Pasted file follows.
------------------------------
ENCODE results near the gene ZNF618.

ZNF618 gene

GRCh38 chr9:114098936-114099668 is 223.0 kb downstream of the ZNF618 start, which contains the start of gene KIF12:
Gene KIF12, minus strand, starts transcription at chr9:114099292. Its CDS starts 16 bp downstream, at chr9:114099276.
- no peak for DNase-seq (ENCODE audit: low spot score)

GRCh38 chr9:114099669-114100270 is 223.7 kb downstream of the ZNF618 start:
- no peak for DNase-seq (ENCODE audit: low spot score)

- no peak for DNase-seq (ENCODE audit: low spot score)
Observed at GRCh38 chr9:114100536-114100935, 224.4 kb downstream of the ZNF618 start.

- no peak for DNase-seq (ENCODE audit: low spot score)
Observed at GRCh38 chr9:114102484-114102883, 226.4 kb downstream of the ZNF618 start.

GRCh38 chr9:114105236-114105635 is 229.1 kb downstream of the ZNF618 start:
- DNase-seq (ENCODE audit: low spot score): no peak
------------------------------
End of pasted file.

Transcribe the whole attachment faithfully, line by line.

ENCODE results near the gene ZNF618.

ZNF618 gene

GRCh38 chr9:114098936-114099668 is 223.0 kb downstream of the ZNF618 start, which contains the start of gene KIF12:
Gene KIF12, minus strand, starts transcription at chr9:114099292. Its CDS starts 16 bp downstream, at chr9:114099276.
- no peak for DNase-seq (ENCODE audit: low spot score)

GRCh38 chr9:114099669-114100270 is 223.7 kb downstream of the ZNF618 start:
- no peak for DNase-seq (ENCODE audit: low spot score)

- no peak for DNase-seq (ENCODE audit: low spot score)
Observed at GRCh38 chr9:114100536-114100935, 224.4 kb downstream of the ZNF618 start.

- no peak for DNase-seq (ENCODE audit: low spot score)
Observed at GRCh38 chr9:114102484-114102883, 226.4 kb downstream of the ZNF618 start.

GRCh38 chr9:114105236-114105635 is 229.1 kb downstream of the ZNF618 start:
- DNase-seq (ENCODE audit: low spot score): no peak